Krause casts a blind eye toward oil industry spending, as well as the biological and climatological science that motivates many philanthropic foundations and non-profit groups to take action. She also adamantly skirts mention of the massive profits that motivate the fossil fuel industry.

If Krause wants to opine that global climate change, widespread pollution, population growth, species loss and over-exploitation of biological resources are minor issues, then she and I (along with most other Canadians) part company.

I’m throwing my lot in with the IPCC, with ecological economists like UBC’s Bill Rees, with my colleague John O’Connor whose direct field observations as a physician raise serious concerns about oilsands development, with the economists who are taking climate change seriously and with the public relations industry that has ruled out working with climate deniers.

The question is: who’s left to throw their lot in with Krause?

Like a kid in a candy store
When those boxes of heavily redacted documents start to pile in, reporters at The Narwhal waste no time in looking for kernels of news that matter the most. Just ask our Prairies reporter Drew Anderson, who gleefully scanned through freedom of information files like a kid in a candy store, leading to pretty damning revelations in Alberta. Long story short: the government wasn’t being forthright when it claimed its pause on new renewable energy projects wasn’t political. Just like that, our small team was again leading the charge on a pretty big story

In an oil-rich province like Alberta, that kind of reporting is crucial. But look at our investigative work on TC Energy’s Coastal GasLink pipeline to the west, or our Greenbelt reporting out in Ontario. They all highlight one thing: those with power over our shared natural world don’t want you to know how — or why — they call the shots. And we try to disrupt that.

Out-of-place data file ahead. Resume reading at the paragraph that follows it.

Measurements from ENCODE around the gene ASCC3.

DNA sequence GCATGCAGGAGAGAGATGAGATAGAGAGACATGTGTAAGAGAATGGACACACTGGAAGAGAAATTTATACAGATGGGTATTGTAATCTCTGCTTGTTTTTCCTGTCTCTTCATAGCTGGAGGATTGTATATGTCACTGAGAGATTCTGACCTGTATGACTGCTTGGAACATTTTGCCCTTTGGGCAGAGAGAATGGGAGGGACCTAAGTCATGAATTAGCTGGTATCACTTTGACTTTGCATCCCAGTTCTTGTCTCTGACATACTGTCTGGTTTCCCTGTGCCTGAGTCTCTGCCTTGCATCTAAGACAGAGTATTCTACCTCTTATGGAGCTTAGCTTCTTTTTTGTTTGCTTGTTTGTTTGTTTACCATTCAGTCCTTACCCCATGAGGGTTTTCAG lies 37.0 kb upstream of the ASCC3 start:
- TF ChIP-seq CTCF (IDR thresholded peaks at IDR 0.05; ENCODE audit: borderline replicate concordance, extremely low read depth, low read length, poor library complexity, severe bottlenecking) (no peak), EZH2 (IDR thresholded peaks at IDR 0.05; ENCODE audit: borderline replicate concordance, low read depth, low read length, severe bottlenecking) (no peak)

Our journalism is powered by people just like you. We never take corporate ad dollars, or put this public-interest information behind a paywall. Will you join the pod of Narwhals that make a difference by helping us uncover some of the most important stories of our time?
Like a kid in a candy store
When those boxes of heavily redacted documents start to pile in, reporters at The Narwhal waste no time in looking for kernels of news that matter the most. Just ask our Prairies reporter Drew Anderson, who gleefully scanned through freedom of information files like a kid in a candy store, leading to pretty damning revelations in Alberta. Long story short: the government wasn’t being forthright when it claimed its pause on new renewable energy projects wasn’t political. Just like that, our small team was again leading the charge on a pretty big story

In an oil-rich province like Alberta, that kind of reporting is crucial. But look at our investigative work on TC Energy’s Coastal GasLink pipeline to the west, or our Greenbelt reporting out in Ontario. They all highlight one thing: those with power over our shared natural world don’t want you to know how — or why — they call the shots. And we try to disrupt that.

Our journalism is powered by people just like you. We never take corporate ad dollars, or put this public-interest information behind a paywall. Will you join the pod of Narwhals that make a difference by helping us uncover some of the most important stories of our time?